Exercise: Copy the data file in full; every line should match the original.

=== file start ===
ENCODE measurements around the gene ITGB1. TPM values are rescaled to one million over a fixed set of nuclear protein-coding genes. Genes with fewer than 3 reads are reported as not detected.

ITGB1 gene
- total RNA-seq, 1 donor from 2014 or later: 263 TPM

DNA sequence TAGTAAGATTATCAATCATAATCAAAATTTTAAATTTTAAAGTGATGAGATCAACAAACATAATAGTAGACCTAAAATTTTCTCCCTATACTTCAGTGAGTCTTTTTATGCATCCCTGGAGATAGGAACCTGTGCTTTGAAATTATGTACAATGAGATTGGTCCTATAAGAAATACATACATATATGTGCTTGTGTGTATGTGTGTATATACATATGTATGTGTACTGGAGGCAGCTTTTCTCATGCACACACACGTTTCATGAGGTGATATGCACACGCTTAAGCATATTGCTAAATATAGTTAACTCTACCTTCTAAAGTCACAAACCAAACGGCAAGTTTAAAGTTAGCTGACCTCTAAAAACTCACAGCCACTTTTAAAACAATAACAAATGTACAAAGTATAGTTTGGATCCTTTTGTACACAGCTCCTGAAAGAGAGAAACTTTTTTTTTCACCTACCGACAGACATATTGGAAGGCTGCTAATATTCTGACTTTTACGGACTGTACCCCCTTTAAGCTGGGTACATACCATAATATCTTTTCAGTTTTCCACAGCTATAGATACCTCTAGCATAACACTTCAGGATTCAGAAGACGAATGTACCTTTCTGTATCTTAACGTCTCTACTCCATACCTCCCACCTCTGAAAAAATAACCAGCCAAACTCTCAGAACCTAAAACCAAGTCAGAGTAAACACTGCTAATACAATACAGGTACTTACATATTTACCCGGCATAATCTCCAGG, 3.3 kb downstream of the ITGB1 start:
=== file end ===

ENCODE measurements around the gene ITGB1. TPM values are rescaled to one million over a fixed set of nuclear protein-coding genes. Genes with fewer than 3 reads are reported as not detected.

ITGB1 gene
- total RNA-seq, 1 donor from 2014 or later: 263 TPM

DNA sequence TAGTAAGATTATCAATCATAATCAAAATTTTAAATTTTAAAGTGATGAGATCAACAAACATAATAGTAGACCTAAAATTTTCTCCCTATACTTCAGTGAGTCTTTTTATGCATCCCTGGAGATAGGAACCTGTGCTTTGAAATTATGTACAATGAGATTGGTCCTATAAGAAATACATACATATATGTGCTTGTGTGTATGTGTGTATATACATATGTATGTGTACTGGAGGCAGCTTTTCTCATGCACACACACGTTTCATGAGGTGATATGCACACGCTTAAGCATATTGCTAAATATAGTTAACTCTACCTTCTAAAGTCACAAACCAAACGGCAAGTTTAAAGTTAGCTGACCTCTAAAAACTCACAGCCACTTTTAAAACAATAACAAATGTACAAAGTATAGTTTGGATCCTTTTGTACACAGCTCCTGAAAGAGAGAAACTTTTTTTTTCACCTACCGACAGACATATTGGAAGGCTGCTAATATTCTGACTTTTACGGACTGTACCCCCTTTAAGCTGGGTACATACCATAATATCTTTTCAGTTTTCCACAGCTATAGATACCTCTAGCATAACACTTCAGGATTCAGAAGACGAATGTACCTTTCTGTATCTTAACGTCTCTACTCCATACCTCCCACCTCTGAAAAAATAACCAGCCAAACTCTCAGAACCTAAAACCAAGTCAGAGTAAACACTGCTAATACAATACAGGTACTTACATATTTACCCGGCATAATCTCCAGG, 3.3 kb downstream of the ITGB1 start: